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Opening Eyes
Oberlin Alumni Take On Estrogen–and the Drug Industry That Sells It
by Trisha Gura
Illustration by Lindsay Schutz

Barbara Seaman was furious. It was 1957, a year after she'd graduated from Oberlin. In the hospital after the birth of her eldest child, Noah, Seaman wanted to breastfeed. Times were different then. Doctors discouraged the practice after listening to years of hype about baby formula. To make matters worse, Noah's health was faltering.

Suspicious, Seaman asked the hospital staff to identify the pills they were feeding her each morning. "I felt I had the right to know, and the nurses wouldn't tell me," she recalls. She finally learned that her doctors had been prescribing laxatives–laxatives she had been inadvertently passing onto her son through her breast milk.

Seaman was outraged. For her, the incident triggered a crusade against the dispensing of poor medical advice that was ultimately credited for jump-starting the women's health movement.

By exposing the risks of hormone use–first in birth control pills and then in menopause treatments–Seaman has become a muckraking journalist bent on a weighty goal: encouraging women to take control of their health without blindly relying on medical fads. In her recent book, The Greatest Experiment Ever Performed on Women, she argues that the medical establishment, especially the drug industry, has manipulated women through a campaign of clever marketing practices and downright deception.

"The story in Barbara's book is the story of how the pharmaceutical industry misrepresented the value of estrogen for women," says Oberlin graduate Philip Corfman '50, former executive secretary for the Food and Drug Administration's Repro-ductive Health Drugs Advisory Committee. "It's a way to begin understanding how drug companies are taking over the health care system."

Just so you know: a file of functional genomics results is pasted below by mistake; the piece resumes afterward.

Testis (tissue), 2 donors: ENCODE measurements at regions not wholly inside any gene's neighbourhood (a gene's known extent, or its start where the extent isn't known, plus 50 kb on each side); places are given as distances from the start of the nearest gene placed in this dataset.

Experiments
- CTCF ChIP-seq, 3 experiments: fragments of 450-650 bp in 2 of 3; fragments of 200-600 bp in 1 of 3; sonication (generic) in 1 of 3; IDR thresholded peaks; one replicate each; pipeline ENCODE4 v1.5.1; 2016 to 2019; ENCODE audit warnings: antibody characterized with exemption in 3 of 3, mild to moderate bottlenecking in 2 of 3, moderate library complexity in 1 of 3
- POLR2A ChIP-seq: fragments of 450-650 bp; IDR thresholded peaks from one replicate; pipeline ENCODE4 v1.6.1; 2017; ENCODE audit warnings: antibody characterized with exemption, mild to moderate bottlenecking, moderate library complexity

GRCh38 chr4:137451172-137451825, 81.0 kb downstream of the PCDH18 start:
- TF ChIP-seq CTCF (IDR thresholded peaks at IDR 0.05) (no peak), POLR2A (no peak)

An Oberlin Professor Makes a Mark
Perhaps Seaman's activism began even earlier than Noah's birth. As a student at Oberlin in the early 1950s, she drifted through writing courses and stalled at the sciences. "I was terrible at the lab stuff," she recalls, while forking a Cobb salad at Josephina's on the west side of Manhattan.

Dressed in a red jacket and a black turtleneck, Seaman's outfit resembles her journalism–full of color, yet drawing attention to something dark and insidious. She can intimidate while staring with obvious intelligence from behind her slate-colored glasses. But she also engenders a gentleness as she laughs and tells her Oberlin story: Desperate to fulfill her graduation requirements, she trudged into Professor David Anderson's Physics for Poets course and wrote a paper about the economic implications of atomic energy. Anderson was impressed. "For somebody who doesn't understand science, you explain it so clearly," Seaman recalls him saying.

She carried Anderson's comments to Cincinnati, where she moved after graduation with her husband at the time. After her son's birth, Seaman channeled her breastfeeding experience into an essay published in Mother's Manual, a magazine with a cir-culation of 80,000. Some 2,000 letters came in response. "Apparently, a lot of women felt as I did," she says.

When Noah was just a year old, Seaman's Aunt Sally–just 49 years old–died of endometrial cancer. Doctors blamed it on the estrogen treatments Sally had taken for menopause relief. It was the first time, Seaman says, that she heard the word Premarin, and the doctor urged her and the other females in the family to stay away from it.

"Healthy baby, healthy aunt, and both of them poisoned by prescription," says Seaman, who responded by writing another article–a cautionary tale on menopause treatments. Her editors applauding, she then glided into a career as a columnist on childbirth and mothering issues for Brides, the Ladies Home Journal, Family Circle, and Ms.

And then birth control pills exploded on the scene.

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